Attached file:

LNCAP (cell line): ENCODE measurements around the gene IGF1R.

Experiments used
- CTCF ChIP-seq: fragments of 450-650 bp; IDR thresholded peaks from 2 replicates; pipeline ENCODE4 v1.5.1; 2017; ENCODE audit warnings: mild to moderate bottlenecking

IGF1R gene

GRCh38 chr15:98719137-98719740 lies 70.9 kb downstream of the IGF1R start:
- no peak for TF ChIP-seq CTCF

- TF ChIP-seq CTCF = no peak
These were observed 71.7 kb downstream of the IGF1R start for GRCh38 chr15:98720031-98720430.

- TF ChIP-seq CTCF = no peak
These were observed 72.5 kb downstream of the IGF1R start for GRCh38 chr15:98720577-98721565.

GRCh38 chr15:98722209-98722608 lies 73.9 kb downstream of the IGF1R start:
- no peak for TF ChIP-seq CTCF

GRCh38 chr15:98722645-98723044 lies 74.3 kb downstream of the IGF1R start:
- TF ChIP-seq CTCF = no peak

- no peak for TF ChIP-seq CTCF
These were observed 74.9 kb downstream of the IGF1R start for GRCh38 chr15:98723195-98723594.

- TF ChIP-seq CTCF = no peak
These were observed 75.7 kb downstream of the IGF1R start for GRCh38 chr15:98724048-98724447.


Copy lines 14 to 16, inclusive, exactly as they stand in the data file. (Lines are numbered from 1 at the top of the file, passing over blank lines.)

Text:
- TF ChIP-seq CTCF = no peak

- no peak for TF ChIP-seq CTCF
These were observed 74.9 kb downstream of the IGF1R start for GRCh38 chr15:98723195-98723594.